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All IPCC definitions taken from Climate Change 2007: The Physical Science Basis. Working Group I Contribution to the Fourth Assessment Report of the Intergovernmental Panel on Climate Change, Annex I, Glossary, pp. 941-954. Cambridge University Press.

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Climate Hustle

2014 SkS Weekly Digest #27

Posted on 6 July 2014 by John Hartz

SkS Highlights

Mercury Rising: 2014 Sees Warmest May Ever Recorded Following on From 2nd Warmest April by Rob Painting attracted the highest number of comments of the articles posted on SkS during the past week. Drawing the second highest number of comments was Today’s Solar Power ‘Revolution’: Powerful Insights from Energy Experts, re-posted from Yale Climate Connections by greenman3610.  

El Niño Watch

Toon of the Week

 2014 Toon 27

h/t to I heart Climate Scientists

Quote of the Week

"Over the years, scientific findings on climate change have built to the point where we simply cannot afford to ignore them. And this is true no matter what your politics might be. The climate doesn’t care about politics."

Climate change threatens national security by David W. Titley, Pittsburgh Post-Gazette, July 5, 2014

David Titley is a retired rear admiral who directs the Center for Solutions to Weather and Climate Risk at Penn State (wxcrisk@gmail.com). He served in the Navy for 32 years and was the Navy oceanographer and navigator from 2009 to 2012.

SkS in the News

Quantifying the consensus on anthropogenic global warming in the scientific literature, Cook et al, 2013, Environmental Research Letters, is referenced in the following articles:

SkS Spotlights

The Institute of Climate Studies, USA (ICSUSA.org)'s mission is to  gather (scientific) data on climate parameters and to present this information in a manner which facilitates an understanding of this complicated issue by the general public.

The goals of the ICSUSA are to:

  • Develop, compile and interpret climate change information to help bring about societal understanding.
  • Develop public awareness of the issue and request that it be addressed by our elected leaders.
  • Participate in defining a new, sustainable local economy.
  • Link State Energy Agencies with Chambers of Commerce, building professionals, and citizens.
  • Utilize existing data, and report new data as needed, to help bring about changes in perception, attitudes, and understanding that result in action.

Poster of the Week

 2014 Poster 27 

SkS Week in Review 

Coming Soon on SkS

  • Nigel Lawson suggests he's not a sceptic, proceeds to deny global warming (Dana)
  • New Jersey science education standards may be blocked by climate contrarians (Howard Lee)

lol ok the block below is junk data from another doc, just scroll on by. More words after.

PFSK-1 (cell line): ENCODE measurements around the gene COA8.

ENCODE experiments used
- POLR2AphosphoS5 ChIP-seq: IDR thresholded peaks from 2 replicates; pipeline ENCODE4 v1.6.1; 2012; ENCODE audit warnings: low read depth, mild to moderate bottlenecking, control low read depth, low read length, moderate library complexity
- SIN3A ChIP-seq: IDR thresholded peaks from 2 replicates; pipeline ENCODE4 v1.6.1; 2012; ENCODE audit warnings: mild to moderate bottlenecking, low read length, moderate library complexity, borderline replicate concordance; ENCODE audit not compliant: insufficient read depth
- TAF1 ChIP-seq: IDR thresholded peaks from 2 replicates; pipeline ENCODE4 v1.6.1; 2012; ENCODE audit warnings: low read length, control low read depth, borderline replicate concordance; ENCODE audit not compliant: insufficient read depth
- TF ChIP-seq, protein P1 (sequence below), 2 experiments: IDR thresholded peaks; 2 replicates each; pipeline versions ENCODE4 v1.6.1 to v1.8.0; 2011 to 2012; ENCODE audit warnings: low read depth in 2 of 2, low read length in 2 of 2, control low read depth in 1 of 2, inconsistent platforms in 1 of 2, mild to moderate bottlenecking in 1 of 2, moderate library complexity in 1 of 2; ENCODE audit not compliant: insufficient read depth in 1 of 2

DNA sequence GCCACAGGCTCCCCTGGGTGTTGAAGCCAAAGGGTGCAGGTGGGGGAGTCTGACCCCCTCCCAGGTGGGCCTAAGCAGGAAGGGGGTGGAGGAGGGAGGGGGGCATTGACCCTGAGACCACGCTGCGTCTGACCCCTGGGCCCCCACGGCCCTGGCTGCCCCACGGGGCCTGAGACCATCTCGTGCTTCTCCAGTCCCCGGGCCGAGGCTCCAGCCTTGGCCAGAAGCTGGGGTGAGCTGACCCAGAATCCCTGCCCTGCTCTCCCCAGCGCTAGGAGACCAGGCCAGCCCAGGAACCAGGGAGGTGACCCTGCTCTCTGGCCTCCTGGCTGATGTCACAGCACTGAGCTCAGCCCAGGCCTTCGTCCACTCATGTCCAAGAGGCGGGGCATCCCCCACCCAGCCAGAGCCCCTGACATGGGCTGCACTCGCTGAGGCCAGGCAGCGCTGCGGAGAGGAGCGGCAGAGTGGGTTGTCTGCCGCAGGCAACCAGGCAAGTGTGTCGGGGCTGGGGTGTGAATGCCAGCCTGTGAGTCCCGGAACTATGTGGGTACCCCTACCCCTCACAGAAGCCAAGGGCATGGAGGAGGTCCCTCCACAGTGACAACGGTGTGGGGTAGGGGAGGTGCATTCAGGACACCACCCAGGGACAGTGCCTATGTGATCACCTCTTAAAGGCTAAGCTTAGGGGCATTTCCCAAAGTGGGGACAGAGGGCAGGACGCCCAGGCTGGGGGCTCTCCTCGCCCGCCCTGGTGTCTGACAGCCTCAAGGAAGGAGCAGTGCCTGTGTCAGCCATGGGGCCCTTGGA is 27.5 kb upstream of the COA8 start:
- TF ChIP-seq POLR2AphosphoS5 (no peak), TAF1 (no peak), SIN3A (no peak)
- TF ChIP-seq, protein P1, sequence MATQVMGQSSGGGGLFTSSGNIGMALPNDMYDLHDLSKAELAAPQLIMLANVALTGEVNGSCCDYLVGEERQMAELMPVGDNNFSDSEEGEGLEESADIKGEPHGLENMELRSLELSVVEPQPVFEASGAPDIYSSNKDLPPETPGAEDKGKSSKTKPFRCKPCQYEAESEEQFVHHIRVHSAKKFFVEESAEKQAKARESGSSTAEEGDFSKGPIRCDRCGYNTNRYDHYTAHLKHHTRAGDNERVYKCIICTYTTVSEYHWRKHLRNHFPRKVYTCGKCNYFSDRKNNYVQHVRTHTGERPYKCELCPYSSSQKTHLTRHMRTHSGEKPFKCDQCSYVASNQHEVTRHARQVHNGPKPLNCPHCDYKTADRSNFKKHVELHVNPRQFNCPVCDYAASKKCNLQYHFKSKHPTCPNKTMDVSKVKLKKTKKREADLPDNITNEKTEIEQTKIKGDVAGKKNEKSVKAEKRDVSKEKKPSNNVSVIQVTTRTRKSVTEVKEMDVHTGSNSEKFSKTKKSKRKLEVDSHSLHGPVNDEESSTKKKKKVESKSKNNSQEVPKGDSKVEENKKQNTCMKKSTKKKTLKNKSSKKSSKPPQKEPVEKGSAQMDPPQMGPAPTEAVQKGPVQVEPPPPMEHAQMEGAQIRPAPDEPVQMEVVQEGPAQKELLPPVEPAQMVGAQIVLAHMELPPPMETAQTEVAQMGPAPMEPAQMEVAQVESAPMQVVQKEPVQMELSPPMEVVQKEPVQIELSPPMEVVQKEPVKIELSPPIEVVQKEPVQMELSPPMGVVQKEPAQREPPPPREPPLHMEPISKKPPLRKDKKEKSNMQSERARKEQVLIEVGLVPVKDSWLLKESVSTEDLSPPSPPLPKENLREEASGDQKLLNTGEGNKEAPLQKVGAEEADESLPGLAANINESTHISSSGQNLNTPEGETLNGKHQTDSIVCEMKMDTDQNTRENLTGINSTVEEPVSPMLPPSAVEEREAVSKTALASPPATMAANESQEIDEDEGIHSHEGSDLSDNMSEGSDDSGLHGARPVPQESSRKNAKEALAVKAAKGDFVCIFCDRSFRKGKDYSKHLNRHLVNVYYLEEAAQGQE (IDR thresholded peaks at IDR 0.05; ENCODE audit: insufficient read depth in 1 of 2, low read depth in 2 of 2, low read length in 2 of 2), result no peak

• Ancient ocean currents may have changed pace and intensity of ice ages (NSF Press Release)
  • State Department cuts through the acid political environment on oceans and climate (Sarah)
  • Mitigating Climate Change: Kangaroos, conservation management and sustainable harvesting at NMIT? (Climate Citizen Guest Post)

Mother Nature Always Bats Last!

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Comments

Comments 1 to 2:

  1. In addition to the recent study by Matt England from USNW, which discussed the link between strenghtening trde winds and ocean warming, now we have another study from UNSW, by Paul Spence, also co-authored by Matt:

    Rapid subsurface warming and circulation changes of Antarctic coastal waters by poleward shifting winds

    which discusses the antarctic surface water warming as the result of strenghteting circumpolar winds. The bad news from this latest study is: the WAIS melt rate will be revised upwarda when the results of this study are incorporated into melting models. Extra sea water warming that exceeds 2 °C is darn lot.

    Also available (at least for me in Aus) are: the smh press release and full text from smh

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  2. Thanks, chris. Those are also covered at http://climatestate.com/2014/07/07/new-mechanism-uncovered-causing-potentially-rapid-antarctic-glacier-melt/. So what _will_ the new upward-revised melt rate be for WAIS given this study? How much more and faster will slr go up even than the already upward-revised sea-level-rise from the earlier studies this year? Is a meter rise before mid-century starting to look more probable? What about the ranges for the end of the century? Is anyone putting all these new findings together to come up with a new range of probable slr rates?

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